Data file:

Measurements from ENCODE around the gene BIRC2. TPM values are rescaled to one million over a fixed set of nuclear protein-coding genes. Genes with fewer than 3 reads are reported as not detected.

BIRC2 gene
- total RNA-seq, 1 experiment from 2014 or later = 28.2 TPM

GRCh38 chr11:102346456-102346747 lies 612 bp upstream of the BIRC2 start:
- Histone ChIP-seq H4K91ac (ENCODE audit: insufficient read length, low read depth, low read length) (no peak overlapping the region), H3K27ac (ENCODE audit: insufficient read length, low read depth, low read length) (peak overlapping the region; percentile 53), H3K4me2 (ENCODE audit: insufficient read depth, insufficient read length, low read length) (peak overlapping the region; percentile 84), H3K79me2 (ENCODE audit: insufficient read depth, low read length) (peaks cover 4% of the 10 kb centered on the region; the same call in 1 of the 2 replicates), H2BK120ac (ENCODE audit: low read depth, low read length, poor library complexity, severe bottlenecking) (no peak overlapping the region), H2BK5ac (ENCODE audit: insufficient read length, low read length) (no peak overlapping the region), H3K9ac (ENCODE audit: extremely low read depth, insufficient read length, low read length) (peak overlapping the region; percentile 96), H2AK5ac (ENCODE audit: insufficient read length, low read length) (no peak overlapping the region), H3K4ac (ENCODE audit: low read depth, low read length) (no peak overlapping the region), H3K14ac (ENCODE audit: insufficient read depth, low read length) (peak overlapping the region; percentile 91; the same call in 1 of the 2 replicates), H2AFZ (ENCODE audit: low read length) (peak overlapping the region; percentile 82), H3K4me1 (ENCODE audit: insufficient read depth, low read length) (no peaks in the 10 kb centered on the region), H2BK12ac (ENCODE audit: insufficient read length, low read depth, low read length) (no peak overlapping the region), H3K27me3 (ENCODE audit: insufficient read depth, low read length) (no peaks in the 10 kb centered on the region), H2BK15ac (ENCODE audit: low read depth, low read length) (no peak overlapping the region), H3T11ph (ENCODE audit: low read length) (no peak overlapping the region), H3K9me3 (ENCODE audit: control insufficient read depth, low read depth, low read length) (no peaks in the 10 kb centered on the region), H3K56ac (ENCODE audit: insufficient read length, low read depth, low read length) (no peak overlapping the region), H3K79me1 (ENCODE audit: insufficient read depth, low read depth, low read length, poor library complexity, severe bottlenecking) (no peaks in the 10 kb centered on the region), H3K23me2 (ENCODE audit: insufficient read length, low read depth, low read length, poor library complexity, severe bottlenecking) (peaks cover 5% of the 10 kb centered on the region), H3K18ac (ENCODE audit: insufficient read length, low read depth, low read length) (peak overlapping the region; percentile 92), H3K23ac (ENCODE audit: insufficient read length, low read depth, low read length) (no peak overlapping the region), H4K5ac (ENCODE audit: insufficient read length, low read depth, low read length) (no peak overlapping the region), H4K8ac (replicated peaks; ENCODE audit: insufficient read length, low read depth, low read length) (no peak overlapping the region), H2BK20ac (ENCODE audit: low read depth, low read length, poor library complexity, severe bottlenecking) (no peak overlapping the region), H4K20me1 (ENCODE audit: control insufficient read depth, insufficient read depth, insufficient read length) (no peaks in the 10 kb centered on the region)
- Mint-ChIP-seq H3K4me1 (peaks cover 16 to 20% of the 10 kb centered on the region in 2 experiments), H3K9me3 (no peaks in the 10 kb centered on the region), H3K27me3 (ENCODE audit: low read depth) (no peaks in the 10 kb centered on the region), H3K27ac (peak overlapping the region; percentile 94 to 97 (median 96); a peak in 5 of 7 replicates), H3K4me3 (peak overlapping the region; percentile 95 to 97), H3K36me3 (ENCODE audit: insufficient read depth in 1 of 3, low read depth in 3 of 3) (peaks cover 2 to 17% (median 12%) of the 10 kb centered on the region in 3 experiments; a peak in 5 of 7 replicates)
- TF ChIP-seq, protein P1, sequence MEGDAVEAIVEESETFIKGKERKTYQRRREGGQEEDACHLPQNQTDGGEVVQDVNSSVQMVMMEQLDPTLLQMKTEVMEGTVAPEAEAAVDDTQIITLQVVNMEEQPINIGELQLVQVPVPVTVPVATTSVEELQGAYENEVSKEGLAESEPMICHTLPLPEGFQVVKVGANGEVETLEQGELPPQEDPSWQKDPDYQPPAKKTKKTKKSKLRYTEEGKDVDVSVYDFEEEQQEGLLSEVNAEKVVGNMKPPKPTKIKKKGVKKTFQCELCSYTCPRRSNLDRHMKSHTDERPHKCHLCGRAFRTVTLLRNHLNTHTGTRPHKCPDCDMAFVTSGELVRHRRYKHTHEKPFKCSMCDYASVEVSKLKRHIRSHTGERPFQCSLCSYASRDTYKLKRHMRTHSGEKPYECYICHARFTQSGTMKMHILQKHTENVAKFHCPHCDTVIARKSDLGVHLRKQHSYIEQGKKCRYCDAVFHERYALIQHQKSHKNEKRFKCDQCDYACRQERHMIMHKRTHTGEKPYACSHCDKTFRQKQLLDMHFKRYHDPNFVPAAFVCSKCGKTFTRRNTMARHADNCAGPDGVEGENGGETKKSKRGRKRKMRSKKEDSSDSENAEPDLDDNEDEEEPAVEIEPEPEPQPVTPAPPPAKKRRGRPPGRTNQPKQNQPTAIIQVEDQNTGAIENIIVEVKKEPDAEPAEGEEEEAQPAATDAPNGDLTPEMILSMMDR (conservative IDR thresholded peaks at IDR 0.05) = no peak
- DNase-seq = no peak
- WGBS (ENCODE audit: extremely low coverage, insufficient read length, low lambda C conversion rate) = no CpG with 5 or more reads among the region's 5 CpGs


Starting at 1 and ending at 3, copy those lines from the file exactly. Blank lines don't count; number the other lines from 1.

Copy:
Measurements from ENCODE around the gene BIRC2. TPM values are rescaled to one million over a fixed set of nuclear protein-coding genes. Genes with fewer than 3 reads are reported as not detected.

BIRC2 gene
- total RNA-seq, 1 experiment from 2014 or later = 28.2 TPM